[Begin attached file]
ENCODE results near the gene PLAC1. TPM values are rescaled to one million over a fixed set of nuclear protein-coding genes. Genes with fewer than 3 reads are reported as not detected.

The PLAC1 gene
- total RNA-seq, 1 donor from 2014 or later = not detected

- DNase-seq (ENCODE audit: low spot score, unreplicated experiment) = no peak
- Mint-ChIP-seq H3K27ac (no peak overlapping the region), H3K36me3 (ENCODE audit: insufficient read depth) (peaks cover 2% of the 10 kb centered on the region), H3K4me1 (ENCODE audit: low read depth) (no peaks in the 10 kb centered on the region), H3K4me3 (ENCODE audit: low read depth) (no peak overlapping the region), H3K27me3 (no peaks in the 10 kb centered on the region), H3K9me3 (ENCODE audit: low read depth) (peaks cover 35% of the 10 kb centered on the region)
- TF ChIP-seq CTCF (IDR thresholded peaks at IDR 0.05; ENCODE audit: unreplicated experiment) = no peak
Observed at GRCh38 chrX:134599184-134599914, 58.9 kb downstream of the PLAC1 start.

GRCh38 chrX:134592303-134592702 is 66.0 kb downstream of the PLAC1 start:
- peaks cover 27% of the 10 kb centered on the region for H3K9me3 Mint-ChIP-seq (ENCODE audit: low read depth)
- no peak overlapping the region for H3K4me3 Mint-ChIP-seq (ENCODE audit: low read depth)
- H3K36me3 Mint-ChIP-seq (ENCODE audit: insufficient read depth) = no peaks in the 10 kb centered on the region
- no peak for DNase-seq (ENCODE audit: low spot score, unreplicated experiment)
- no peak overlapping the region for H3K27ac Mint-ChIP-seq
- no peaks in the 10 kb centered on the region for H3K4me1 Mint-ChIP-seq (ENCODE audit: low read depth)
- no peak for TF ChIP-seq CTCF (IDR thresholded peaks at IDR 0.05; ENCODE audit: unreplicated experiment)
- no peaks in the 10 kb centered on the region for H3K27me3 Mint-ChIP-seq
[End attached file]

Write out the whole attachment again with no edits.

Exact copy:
ENCODE results near the gene PLAC1. TPM values are rescaled to one million over a fixed set of nuclear protein-coding genes. Genes with fewer than 3 reads are reported as not detected.

The PLAC1 gene
- total RNA-seq, 1 donor from 2014 or later = not detected

- DNase-seq (ENCODE audit: low spot score, unreplicated experiment) = no peak
- Mint-ChIP-seq H3K27ac (no peak overlapping the region), H3K36me3 (ENCODE audit: insufficient read depth) (peaks cover 2% of the 10 kb centered on the region), H3K4me1 (ENCODE audit: low read depth) (no peaks in the 10 kb centered on the region), H3K4me3 (ENCODE audit: low read depth) (no peak overlapping the region), H3K27me3 (no peaks in the 10 kb centered on the region), H3K9me3 (ENCODE audit: low read depth) (peaks cover 35% of the 10 kb centered on the region)
- TF ChIP-seq CTCF (IDR thresholded peaks at IDR 0.05; ENCODE audit: unreplicated experiment) = no peak
Observed at GRCh38 chrX:134599184-134599914, 58.9 kb downstream of the PLAC1 start.

GRCh38 chrX:134592303-134592702 is 66.0 kb downstream of the PLAC1 start:
- peaks cover 27% of the 10 kb centered on the region for H3K9me3 Mint-ChIP-seq (ENCODE audit: low read depth)
- no peak overlapping the region for H3K4me3 Mint-ChIP-seq (ENCODE audit: low read depth)
- H3K36me3 Mint-ChIP-seq (ENCODE audit: insufficient read depth) = no peaks in the 10 kb centered on the region
- no peak for DNase-seq (ENCODE audit: low spot score, unreplicated experiment)
- no peak overlapping the region for H3K27ac Mint-ChIP-seq
- no peaks in the 10 kb centered on the region for H3K4me1 Mint-ChIP-seq (ENCODE audit: low read depth)
- no peak for TF ChIP-seq CTCF (IDR thresholded peaks at IDR 0.05; ENCODE audit: unreplicated experiment)
- no peaks in the 10 kb centered on the region for H3K27me3 Mint-ChIP-seq